Solving 3 variables - simultaneous equations

  • Thread starter orangesun
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  • #1
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hi, my sister came to me with this problem today, and i was stumped to believe this is 'year 8/9' work, but nevertheless, could you please provide me with a path, been trying to solve this for her for ages!

Homework Statement



p = $1.60 each, p = 40c each and a = 70c each.
At the shop she gave a $10 note and received a dozen pieces of fruit and $1 change.
how many A does she have

Homework Equations


I have a strange feeling I might need to use higher level maths to solve this (Gaussian) but theyre still at a young level.


The Attempt at a Solution


I set up the equations at least

1.60p + 0.40b + 0.7a = 9 (times 10 to get rid of annoying decimal)

p + b + a = 12
16p + 4b + 7a = 90

I then eliminated to get:
12b + 9a = 102
12p + 3a = 42
9p + 3b = 6

I don't know where to go from here, I hope you can help me! Thanks
 

Answers and Replies

  • #2
Ray Vickson
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hi, my sister came to me with this problem today, and i was stumped to believe this is 'year 8/9' work, but nevertheless, could you please provide me with a path, been trying to solve this for her for ages!

Homework Statement



p = $1.60 each, p = 40c each and a = 70c each.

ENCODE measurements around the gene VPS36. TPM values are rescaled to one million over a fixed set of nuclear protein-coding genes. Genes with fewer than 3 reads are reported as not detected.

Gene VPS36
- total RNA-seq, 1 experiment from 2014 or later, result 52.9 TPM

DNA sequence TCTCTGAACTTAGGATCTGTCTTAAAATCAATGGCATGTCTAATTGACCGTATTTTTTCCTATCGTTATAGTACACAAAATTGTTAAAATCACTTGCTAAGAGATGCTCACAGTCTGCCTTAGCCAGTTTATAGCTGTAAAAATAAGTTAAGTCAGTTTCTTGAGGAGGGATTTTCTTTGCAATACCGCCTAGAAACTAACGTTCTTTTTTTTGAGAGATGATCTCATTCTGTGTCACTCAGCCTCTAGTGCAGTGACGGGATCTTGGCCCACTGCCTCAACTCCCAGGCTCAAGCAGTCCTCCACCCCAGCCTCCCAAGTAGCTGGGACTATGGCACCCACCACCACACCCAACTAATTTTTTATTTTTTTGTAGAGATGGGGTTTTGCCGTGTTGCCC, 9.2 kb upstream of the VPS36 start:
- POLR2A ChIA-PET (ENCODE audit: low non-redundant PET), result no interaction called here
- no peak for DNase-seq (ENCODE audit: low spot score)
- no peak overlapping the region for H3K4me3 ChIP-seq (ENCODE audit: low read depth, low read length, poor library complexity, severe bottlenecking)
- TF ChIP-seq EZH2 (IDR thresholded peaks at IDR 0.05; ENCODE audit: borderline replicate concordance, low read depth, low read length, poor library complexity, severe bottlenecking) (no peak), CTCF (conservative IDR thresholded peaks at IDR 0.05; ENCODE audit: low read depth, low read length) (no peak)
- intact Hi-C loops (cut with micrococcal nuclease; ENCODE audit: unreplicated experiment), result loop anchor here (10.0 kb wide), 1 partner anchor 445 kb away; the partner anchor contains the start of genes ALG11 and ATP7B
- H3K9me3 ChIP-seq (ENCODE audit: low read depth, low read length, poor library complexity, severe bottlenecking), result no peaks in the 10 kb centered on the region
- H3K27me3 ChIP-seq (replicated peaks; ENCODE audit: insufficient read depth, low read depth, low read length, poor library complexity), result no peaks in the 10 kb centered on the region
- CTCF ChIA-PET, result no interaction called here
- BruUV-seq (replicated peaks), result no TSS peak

At the shop she gave a $10 note and received a dozen pieces of fruit and $1 change.
how many A does she have

Homework Equations


I have a strange feeling I might need to use higher level maths to solve this (Gaussian) but theyre still at a young level.


The Attempt at a Solution


I set up the equations at least

1.60p + 0.40b + 0.7a = 9 (times 10 to get rid of annoying decimal)

p + b + a = 12
16p + 4b + 7a = 90

I then eliminated to get:
12b + 9a = 102
12p + 3a = 42
9p + 3b = 6

I don't know where to go from here, I hope you can help me! Thanks
From your two equations p + b + a = 12 and 16p + 4b + 7a = 90 you do not have enough to conditions to determine a unique solution. If you know (as is reasonable) that only *whole* numbers of fruits can be bought, so that p, b and a are whole numbers >= 0, then you can enumerate all the possibilities. For example, if we solve for a and b in terms of p we have: a = 14-4p, and b=3p-2. Since b >= 0 we must have 3p >= 2, which means that the integer p is >= 1. Now a must be >= 0, so 4p <= 14; that means that the integer p must be <= 3. So, now you know you must have p = 1, 2 or 3, and for each p-value you can figure out a and b.

RGV
 
  • #3
353
1
hi, my sister came to me with this problem today, and i was stumped to believe this is 'year 8/9' work, but nevertheless, could you please provide me with a path, been trying to solve this for her for ages!
This actually is around year 8 work (advanced), but they might not necessarily realize it. It involves elimination, and/or ref/rref. A student could easily recognize this "method"

Anyways, back to your question. I'd recommend RGV's method. It takes a little "deductive reasoning". Good Luck:tongue2:
 

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